if you live in Yuma, Ariz., or Pierre, S.D., your chances of attending one of President-elect Ronald Reagan's official inaugural balls are probably better than if you live in the nation's capital.
To attend Yuma's officially sanctioned ball, all you have to do is show up at the Yuma Civic Center on Jan. 20 with $5. "Everyone's invited to our ball," said Yuma Chamber of Commerce manager Jim Bjornstad. "It's going to be a great party."
In Pierre, you have to buy a Reagan/Bush inauguration button for $3.
In Washington, tickets for the public cost $50 and there are only about 400 left at a satellite ball.
Weeks ago, inaugural officials announced that Reagan would invite 40,000 persons, most of them his staunchest supporters, to eight by-invitation-only formal balls and also host a youth gala for about 4,000 others.
Because Reagan wants his inauguration to be a "truly national event," inaugural officials said they also would sponsor dozens of satellite balls across the country. At the cheaper satellite balls, party-goers will see what is happening at Washington's formal balls via closed circuit television sets and dance to the same music playing at the fancy balls.
As of yesterday, the committee had sanctioned 109 official satellite balls in 41 states, including two in the District of Columbia -- at the Madison Hotel and Rayburn House Office Building.
According to the committee, tickets to the D.C. satellite balls will be sold on a first-come, first-served basis at a much cheaper price than the estimated $100 cost of formal ball tickets. Originally, inauguration officials said satellite balls probably would cost $10 per person.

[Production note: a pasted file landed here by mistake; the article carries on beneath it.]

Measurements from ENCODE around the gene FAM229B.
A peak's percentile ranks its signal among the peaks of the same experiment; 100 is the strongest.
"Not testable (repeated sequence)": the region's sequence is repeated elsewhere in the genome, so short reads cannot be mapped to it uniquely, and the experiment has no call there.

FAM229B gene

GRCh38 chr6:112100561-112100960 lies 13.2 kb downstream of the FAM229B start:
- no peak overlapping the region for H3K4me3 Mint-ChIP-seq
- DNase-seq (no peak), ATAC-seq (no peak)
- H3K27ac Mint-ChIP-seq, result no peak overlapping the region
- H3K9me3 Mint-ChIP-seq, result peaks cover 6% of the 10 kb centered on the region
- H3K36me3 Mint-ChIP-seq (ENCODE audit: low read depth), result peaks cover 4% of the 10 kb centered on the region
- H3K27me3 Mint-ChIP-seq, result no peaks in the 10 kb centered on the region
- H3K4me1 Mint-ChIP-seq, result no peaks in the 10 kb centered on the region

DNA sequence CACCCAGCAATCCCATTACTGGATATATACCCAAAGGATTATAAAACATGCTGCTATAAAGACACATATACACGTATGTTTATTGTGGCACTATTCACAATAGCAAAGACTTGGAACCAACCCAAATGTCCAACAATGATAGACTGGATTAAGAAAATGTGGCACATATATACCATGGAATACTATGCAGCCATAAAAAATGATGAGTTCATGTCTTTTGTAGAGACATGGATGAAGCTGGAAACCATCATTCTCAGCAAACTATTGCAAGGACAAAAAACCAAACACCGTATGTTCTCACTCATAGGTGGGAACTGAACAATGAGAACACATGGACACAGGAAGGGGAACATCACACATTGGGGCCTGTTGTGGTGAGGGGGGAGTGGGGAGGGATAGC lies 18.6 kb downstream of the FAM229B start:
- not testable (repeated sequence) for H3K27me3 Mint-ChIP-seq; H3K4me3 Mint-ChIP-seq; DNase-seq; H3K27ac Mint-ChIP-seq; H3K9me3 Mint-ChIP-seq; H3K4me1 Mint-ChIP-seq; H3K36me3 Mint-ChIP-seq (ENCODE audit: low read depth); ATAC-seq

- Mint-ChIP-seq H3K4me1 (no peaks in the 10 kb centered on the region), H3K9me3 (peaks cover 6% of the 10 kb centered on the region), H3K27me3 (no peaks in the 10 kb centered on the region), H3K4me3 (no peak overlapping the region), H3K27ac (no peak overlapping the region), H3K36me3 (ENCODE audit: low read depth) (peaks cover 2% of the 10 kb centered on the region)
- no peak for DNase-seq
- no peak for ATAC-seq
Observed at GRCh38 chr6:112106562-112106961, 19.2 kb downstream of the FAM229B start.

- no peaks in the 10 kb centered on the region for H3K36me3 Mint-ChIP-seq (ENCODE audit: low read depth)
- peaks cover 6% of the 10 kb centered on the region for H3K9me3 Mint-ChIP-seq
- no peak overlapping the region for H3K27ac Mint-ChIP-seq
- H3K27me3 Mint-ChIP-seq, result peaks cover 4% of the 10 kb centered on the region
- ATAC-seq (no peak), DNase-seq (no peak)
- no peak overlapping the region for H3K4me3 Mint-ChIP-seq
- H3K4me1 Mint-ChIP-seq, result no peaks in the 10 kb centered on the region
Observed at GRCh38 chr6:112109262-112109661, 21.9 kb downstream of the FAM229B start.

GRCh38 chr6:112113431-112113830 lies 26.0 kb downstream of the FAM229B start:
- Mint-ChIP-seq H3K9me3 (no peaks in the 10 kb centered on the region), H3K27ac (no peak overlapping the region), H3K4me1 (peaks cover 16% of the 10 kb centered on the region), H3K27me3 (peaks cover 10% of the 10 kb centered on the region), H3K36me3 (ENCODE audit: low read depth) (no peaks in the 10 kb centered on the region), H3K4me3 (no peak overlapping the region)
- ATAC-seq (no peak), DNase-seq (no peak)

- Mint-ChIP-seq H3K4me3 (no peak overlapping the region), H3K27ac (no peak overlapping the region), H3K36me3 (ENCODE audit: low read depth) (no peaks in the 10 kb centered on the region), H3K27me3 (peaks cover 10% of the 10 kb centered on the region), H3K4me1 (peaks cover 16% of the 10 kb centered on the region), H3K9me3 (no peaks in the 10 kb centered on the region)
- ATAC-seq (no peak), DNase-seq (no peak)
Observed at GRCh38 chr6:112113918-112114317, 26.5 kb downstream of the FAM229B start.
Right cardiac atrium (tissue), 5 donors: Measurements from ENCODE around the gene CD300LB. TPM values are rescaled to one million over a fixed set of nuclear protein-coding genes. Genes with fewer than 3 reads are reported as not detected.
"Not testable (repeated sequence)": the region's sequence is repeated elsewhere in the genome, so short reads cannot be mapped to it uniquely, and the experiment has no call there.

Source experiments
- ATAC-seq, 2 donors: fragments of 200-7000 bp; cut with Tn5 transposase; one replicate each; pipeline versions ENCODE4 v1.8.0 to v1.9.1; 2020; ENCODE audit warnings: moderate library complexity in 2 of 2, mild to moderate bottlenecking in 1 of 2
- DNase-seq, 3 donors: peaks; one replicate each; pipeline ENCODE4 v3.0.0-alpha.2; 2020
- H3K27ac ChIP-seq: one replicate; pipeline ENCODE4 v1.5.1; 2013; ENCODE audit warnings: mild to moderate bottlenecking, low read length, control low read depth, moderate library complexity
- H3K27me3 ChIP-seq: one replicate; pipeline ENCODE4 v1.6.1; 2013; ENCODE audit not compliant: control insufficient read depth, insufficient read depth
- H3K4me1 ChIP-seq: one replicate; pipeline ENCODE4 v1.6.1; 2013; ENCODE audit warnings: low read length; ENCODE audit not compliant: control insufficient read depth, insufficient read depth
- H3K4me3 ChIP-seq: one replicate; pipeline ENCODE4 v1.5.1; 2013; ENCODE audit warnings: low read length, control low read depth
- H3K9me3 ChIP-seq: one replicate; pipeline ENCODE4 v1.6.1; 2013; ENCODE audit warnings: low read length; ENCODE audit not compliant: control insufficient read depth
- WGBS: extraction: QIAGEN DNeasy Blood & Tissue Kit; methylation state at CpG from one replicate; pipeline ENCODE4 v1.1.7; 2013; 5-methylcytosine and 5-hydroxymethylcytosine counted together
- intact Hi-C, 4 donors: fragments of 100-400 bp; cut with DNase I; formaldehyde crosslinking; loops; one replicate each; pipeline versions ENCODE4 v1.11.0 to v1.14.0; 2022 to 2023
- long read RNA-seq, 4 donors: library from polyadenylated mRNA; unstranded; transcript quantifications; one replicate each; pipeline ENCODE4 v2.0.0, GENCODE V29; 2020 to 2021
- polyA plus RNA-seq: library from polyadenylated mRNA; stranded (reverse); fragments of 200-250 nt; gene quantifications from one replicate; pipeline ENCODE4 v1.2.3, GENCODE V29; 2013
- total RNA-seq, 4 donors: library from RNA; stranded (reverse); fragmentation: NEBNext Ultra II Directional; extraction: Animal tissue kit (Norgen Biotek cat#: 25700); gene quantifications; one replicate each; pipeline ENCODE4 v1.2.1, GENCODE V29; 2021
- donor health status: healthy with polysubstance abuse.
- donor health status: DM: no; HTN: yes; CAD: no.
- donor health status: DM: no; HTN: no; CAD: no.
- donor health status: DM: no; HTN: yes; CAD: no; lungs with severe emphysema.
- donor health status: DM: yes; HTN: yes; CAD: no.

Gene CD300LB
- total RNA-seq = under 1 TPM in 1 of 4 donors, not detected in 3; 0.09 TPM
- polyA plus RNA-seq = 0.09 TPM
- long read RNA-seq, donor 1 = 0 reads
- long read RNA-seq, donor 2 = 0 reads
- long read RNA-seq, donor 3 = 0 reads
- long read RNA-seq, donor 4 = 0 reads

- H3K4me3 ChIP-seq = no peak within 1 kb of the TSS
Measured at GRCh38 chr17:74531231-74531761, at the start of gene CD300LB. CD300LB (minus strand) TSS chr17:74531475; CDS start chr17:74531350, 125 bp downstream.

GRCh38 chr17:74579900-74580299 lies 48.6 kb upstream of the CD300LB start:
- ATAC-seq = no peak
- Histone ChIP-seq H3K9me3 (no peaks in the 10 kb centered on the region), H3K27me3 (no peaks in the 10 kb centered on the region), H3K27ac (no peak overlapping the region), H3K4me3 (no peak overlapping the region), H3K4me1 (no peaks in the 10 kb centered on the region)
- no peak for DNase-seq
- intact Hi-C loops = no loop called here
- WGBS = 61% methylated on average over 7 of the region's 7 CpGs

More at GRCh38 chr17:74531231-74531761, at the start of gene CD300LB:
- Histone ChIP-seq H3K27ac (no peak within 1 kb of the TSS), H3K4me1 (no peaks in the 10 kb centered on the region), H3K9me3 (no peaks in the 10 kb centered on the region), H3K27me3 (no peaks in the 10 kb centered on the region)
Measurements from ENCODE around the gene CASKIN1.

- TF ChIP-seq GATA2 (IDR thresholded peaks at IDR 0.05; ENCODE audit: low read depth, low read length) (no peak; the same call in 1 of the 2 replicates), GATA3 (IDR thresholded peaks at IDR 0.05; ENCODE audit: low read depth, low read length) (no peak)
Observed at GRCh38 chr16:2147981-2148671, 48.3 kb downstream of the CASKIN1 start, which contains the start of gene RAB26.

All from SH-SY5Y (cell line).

Not so, said Doug Elmets, who along with 20 friends is sponsoring the Madison ball, at $25 a person. "We decided to sponsor this because it was so difficult to get invitations to inaugural balls. That's why we decided to have our own," explained Elmets, an aide to Iowa Sen.-elect Charles Grassley. "We invited 1,200 people and unless you got an invitation, you are not invited."
That means the only ball open to the public here is at the Rayburn building -- a dance sponsored by a group from Maryland. Tickets to that ball, which includes dinner, cost $50 -- or $65 if you want to ride in a limousine from Hilton hotels in Baltimore, Annapolis, or Pikesville to the party. So far, most of the 800 tickets have been sold to residents of Maryland and New Jersey, spokesman Richard Johnson explained, but "District residents can come, too."
News that satellite balls will be held in every state except Colorado, Iowa, Maine, North Dakota, West Virginia, Nevada, New Hampshire, Utah and Vermont surprised some officials. Enid, Okla., was listed, but a community spokesman said the city has scuttled its plans for a satellite ball.
In Lewiston, Idaho, Chamber of Commerce officials were dumbfounded when told their community was sanctioned for a satellite ball. Lewiston's high school band was not invited to march in Reagan's inaugural parade even though it had raised $28,000 and worked a year to make the trip.
"Are you kidding?" a Lewistown official asked. "I haven't heard anything about having a [satellite] ball here and I don't know anyone who'd want to go now."